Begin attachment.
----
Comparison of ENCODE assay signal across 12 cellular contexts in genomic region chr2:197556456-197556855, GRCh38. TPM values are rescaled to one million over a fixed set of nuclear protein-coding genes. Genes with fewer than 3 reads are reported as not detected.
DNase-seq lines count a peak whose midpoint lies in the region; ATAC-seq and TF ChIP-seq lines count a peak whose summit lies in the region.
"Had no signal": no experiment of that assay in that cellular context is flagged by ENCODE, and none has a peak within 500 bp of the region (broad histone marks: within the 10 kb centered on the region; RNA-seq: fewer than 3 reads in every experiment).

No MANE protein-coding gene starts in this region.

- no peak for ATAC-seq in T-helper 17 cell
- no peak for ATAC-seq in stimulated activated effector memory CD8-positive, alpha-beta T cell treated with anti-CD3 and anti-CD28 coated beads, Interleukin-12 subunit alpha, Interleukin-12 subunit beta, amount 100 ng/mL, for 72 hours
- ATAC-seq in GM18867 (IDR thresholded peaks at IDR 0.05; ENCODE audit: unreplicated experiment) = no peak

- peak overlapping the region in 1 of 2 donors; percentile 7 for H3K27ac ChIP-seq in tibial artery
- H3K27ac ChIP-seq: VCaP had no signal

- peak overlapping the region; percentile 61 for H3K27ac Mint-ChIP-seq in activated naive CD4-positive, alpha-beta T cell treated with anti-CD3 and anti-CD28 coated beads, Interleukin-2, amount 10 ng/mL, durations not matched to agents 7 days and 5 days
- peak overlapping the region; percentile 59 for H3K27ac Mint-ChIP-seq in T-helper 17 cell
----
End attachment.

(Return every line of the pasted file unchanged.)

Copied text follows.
Comparison of ENCODE assay signal across 12 cellular contexts in genomic region chr2:197556456-197556855, GRCh38. TPM values are rescaled to one million over a fixed set of nuclear protein-coding genes. Genes with fewer than 3 reads are reported as not detected.
DNase-seq lines count a peak whose midpoint lies in the region; ATAC-seq and TF ChIP-seq lines count a peak whose summit lies in the region.
"Had no signal": no experiment of that assay in that cellular context is flagged by ENCODE, and none has a peak within 500 bp of the region (broad histone marks: within the 10 kb centered on the region; RNA-seq: fewer than 3 reads in every experiment).

No MANE protein-coding gene starts in this region.

- no peak for ATAC-seq in T-helper 17 cell
- no peak for ATAC-seq in stimulated activated effector memory CD8-positive, alpha-beta T cell treated with anti-CD3 and anti-CD28 coated beads, Interleukin-12 subunit alpha, Interleukin-12 subunit beta, amount 100 ng/mL, for 72 hours
- ATAC-seq in GM18867 (IDR thresholded peaks at IDR 0.05; ENCODE audit: unreplicated experiment) = no peak

- peak overlapping the region in 1 of 2 donors; percentile 7 for H3K27ac ChIP-seq in tibial artery
- H3K27ac ChIP-seq: VCaP had no signal

- peak overlapping the region; percentile 61 for H3K27ac Mint-ChIP-seq in activated naive CD4-positive, alpha-beta T cell treated with anti-CD3 and anti-CD28 coated beads, Interleukin-2, amount 10 ng/mL, durations not matched to agents 7 days and 5 days
- peak overlapping the region; percentile 59 for H3K27ac Mint-ChIP-seq in T-helper 17 cell